Most of the regions do not support a connection. This is not opinion. This is fact, shown clearly in those two maps, side by side. Aided by my added red notes, this shows me (at least me) that any fracking-quake assertions are NOT based in reality. There is no correlation to speak of.
10. For comparison, do neighboring regions show any fracking-quake patterns?
For comparison, I first looked at the area of West Texas-New Mexico bounded by Roswell, NM in the NW and Sonora, Texas in the SE – an area of about 205 miles x 230 miles – an area of 47,150 square miles – an area as big as Louisiana or Mississippi. The fracked wells look like this on a map:
I was shocked by how FEW quakes there have been in the 35 year period, 1980-2015. How many? 40. Only 3 quakes over 3.9. In 35 years. The quake rate is 0.00085 quakes per square mile per 35 years. This is 1/25th the “quake density” of Oklahoma.
This area had 15 quakes in 35 years, the highest one a 4.0. The area comprises about 2700 square miles, or 0.0055 quakes per square mile – per 35 years. That is 1/4 the “quake density” of Oklahoma.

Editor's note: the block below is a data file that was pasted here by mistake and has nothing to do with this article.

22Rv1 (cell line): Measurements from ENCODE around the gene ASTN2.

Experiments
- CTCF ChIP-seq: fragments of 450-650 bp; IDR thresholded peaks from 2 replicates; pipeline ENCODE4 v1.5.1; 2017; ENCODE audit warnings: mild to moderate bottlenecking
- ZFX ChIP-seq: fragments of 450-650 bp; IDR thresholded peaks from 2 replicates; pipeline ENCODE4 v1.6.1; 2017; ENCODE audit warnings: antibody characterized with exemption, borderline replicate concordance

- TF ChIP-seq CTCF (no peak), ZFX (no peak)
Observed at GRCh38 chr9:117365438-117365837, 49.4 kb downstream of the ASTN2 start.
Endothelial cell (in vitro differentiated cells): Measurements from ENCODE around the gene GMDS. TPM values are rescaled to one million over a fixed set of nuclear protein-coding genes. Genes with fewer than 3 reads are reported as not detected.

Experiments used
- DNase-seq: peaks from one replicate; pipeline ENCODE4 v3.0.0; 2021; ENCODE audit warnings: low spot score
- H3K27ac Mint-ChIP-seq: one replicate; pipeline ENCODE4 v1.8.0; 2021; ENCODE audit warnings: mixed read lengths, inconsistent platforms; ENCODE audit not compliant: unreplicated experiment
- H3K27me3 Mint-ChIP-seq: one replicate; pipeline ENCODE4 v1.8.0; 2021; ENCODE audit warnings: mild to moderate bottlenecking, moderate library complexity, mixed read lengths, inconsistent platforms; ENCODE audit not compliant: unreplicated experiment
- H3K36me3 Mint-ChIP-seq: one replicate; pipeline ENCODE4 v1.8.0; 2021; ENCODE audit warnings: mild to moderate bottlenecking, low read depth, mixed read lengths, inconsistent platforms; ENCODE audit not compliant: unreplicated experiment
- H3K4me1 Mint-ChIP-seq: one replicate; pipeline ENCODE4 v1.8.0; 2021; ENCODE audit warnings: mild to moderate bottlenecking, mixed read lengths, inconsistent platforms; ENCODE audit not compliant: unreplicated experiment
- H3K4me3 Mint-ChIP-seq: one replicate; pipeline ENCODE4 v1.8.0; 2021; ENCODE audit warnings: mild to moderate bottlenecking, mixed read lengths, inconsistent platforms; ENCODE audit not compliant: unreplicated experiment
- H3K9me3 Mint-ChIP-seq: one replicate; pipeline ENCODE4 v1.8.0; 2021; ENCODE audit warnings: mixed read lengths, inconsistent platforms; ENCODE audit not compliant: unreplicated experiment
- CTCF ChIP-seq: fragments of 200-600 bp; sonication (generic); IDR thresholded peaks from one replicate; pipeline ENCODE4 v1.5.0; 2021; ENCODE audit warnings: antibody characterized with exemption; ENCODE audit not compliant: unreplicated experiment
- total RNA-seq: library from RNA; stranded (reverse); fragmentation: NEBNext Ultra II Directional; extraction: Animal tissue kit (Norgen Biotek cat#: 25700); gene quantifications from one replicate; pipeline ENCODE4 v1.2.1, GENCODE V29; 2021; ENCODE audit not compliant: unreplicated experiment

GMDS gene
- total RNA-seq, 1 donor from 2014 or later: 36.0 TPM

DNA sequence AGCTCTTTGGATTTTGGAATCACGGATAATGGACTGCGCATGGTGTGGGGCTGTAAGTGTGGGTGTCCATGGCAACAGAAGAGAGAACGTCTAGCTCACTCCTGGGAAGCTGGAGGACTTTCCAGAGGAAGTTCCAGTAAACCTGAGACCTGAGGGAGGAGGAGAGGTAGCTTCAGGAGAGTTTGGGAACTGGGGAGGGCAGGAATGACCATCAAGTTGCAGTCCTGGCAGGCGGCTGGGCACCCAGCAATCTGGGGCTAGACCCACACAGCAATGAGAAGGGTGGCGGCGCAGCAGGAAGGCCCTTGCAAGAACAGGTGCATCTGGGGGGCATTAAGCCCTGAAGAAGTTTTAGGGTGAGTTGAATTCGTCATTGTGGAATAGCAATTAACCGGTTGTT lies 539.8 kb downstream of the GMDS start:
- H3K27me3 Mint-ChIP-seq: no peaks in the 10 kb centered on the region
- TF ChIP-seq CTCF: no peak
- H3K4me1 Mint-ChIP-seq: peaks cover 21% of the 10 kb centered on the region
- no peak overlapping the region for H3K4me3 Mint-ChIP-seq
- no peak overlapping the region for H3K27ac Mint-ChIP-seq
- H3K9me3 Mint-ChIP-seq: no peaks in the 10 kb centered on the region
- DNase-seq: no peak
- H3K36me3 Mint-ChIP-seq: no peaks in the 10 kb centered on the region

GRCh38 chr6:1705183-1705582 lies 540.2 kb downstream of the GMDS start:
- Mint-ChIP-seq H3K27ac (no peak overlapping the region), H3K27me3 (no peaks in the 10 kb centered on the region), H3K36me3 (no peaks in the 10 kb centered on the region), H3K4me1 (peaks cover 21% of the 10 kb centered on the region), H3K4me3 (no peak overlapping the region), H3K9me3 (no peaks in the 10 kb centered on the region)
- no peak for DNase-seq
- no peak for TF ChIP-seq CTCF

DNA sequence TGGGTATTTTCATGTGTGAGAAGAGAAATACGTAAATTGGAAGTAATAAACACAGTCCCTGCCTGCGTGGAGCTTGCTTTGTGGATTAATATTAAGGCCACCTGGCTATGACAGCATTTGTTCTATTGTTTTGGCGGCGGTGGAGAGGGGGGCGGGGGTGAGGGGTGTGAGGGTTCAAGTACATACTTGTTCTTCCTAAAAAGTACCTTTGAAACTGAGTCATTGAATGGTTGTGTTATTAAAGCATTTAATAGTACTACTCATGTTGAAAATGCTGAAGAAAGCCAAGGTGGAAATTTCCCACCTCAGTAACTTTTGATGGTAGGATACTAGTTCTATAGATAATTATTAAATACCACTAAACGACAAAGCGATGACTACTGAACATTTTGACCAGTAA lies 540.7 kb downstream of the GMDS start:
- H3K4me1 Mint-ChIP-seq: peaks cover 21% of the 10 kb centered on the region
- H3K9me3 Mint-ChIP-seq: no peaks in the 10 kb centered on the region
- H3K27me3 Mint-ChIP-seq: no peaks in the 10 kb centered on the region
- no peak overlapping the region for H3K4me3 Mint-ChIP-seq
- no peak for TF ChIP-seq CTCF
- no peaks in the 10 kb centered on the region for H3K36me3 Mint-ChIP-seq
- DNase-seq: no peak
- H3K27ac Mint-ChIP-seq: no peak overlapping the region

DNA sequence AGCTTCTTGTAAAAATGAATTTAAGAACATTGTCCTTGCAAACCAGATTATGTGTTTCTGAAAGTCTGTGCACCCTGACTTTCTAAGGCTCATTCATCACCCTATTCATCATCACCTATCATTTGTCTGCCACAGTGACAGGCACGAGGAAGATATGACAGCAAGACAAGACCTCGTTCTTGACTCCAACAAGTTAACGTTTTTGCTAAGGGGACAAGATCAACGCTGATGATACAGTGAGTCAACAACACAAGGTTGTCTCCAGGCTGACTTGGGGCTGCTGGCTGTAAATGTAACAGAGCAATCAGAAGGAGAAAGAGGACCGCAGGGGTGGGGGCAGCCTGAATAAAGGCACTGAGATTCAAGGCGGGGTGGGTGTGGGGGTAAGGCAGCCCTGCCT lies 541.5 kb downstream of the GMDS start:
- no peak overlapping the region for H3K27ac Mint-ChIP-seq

The comparisons for quake density took ALL of the main part of Oklahoma into those numbers. Had only the general regions with fracked wells (the western 3/4) and/or only quake areas been taken into account, the ratios would have been a good bit higher.
This was an inquiry to see if there was any geographic correlation to the fracked wells and the quakes. The results could be one of two things:
If there was a geographic correlation, then it could have been very possible for there to be a cause-and-effect relationship between the fracked wells and the quakes in Oklahoma.